Jane Fonda took offense last week when Megyn Kelly asked her why the actress had said she “wasn’t proud” that she’d had plastic surgery. “We really want to talk about that now?” the annoyed star shot back, giving Kelly a disdainful look that quickly became an internet meme.

Her reaction made Fonda an instant hero. “Fonda handled it like a champ,” wrote CNN commentator Mel Robbins in a typical response. “A Master Class in Handling Ageism,” Fortune called it. “ALL HAIL QUEEN JANE,” declared blogger Luvvie Ajayi.

Kelly’s question, everyone seemed to agree, was impertinent, sexist, and insulting. A properly respectful reporter would never ask an aging star to talk about plastic surgery. “We can focus on what she’s created, what she’s accomplished, what she’s thinking,” preached the Chicago Tribune’s Heidi Stevens. Let her talk about her movie!

Contrary to the critics, Kelly’s mistake wasn’t that she introduced a trivial question into a serious discussion. It’s that she naively assumed she could hijack what amounted to a video press release with a legitimate reportorial inquiry. Kelly didn’t stick to the Hollywood script.

Fonda will turn 80 in December. She could pass for 60. She is one of the few serious actresses who has had good plastic surgery — the subtle, effective kind she might get away with denying — and has publicly acknowledged the alterations. Usually the only people in Hollywood who’ll admit they’ve had work done are plastic-surgery disasters or comediennes, whose singular frankness on the subject is the theme of the new documentary Take My Nose Please!

“Fonda posted her surgeon’s name on her web diary, and talked to multiple TV hosts about her face work while on a 2012  press tour. In those interviews the question was not off-limits,” says Joan Kron, the documentary’s director-producer and a veteran chronicler of the science and culture of cosmetic surgery. (Kron is a friend and I make a brief appearance as a talking head in the film.) “But when sitting with [co-star Robert] Redford, who is amazingly youthful looking for his age but has spoken out against Hollywood’s overuse of Botox, perhaps she was trying to protect him from the subject or herself from his criticism.”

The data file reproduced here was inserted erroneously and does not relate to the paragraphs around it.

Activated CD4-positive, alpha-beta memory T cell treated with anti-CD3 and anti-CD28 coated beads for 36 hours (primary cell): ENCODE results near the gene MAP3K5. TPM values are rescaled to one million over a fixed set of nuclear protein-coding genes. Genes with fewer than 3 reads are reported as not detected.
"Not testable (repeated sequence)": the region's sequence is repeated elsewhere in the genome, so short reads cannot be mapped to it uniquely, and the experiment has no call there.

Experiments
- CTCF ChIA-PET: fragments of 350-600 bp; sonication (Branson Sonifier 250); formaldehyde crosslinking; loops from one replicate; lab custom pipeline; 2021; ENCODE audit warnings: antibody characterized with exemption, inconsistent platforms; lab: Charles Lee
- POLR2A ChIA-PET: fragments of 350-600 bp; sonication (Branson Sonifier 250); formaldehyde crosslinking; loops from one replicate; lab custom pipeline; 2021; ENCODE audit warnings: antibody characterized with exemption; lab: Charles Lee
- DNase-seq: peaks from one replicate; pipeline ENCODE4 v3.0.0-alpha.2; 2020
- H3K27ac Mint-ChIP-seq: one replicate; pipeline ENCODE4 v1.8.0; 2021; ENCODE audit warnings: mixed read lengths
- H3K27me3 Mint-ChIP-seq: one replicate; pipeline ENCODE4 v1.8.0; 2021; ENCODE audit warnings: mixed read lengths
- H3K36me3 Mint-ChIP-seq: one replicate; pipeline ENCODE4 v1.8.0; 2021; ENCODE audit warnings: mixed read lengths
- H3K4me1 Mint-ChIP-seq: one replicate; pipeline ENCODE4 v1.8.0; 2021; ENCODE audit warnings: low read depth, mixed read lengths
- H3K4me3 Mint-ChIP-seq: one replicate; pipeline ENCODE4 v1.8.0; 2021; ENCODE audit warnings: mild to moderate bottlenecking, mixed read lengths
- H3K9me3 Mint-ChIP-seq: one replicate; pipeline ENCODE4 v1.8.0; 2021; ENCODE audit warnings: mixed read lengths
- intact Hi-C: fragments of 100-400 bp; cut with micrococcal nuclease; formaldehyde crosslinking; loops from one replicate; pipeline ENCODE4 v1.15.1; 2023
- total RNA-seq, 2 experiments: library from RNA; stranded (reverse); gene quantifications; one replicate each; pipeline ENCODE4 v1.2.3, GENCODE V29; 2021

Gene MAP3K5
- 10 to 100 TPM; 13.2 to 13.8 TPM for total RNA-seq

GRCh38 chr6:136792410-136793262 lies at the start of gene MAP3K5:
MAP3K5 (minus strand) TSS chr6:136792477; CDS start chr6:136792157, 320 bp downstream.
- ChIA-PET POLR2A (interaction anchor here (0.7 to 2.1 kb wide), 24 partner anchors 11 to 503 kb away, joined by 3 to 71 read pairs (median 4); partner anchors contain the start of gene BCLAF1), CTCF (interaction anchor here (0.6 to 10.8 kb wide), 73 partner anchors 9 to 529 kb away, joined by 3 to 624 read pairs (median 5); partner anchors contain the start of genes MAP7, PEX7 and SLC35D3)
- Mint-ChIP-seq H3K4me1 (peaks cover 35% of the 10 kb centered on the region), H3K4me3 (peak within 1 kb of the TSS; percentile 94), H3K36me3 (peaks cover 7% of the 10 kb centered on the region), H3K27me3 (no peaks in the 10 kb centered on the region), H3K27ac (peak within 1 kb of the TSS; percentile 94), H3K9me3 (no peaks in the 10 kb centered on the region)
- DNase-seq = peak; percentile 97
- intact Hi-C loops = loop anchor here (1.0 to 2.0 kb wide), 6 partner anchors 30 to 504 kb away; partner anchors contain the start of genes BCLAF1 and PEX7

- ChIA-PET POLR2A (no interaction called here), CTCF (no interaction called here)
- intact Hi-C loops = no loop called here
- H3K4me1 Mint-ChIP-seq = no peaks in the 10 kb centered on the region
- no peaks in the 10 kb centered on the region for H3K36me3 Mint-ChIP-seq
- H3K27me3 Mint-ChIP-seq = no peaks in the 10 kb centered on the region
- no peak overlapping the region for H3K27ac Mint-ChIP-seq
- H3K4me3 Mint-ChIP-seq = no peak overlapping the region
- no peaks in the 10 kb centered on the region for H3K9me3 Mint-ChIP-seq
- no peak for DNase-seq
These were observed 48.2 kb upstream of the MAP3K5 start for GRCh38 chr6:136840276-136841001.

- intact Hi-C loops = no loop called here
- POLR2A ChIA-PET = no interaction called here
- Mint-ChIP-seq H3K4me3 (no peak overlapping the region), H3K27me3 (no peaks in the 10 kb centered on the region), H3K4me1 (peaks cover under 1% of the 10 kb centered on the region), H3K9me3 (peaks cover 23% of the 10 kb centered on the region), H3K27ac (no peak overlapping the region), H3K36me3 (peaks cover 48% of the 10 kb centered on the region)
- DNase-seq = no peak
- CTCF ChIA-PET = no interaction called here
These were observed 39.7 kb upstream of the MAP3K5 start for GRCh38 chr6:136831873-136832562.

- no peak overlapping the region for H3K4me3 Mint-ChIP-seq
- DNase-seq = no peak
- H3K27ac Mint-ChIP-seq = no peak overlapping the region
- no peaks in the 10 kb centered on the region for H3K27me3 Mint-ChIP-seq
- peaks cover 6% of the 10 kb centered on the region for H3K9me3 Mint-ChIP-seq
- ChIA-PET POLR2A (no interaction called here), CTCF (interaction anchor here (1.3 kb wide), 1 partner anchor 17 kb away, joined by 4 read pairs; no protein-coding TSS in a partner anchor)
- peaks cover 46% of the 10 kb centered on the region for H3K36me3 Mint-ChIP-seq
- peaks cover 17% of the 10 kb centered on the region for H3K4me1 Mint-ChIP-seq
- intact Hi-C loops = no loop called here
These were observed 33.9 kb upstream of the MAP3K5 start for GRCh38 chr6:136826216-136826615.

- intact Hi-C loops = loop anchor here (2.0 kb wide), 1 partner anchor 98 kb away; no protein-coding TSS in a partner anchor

In less-contentious settings, Fonda has said she had the work done to buy herself more time as an actress and to bring her appearance in line with her self-perception. “I would walk by a store window and catch sight of myself,” she told NPR’s Diane Rehm in 2011, pantomiming jumping back in horror. “Whoa, who’s that? I don’t feel like that person in the reflection looks like, and I decided that I wanted to look more like how I feel.”

As a model of aging, Fonda is the opposite of Hugh Hefner, who died at 91 as a perpetual adolescent whose era had long passed. She is constantly reinventing herself. “She’s always moving forward, and doesn’t look back,” Redford told Kelly. Fonda’s physical transformation is part of that story. Yet even as she acknowledges her perfectly understandable professional and personal reasons for having cosmetic surgery she seems to regard it as sign of personal weakness.

Kelly had the audacity to ask why. It’s a good question. Why must public figures pretend that “aging gracefully” means accepting whatever nature doles out? Why can’t cosmetic surgery be as morally neutral as makeup or hair dye? Why do we surround cosmetic surgery with obfuscations and outright lies?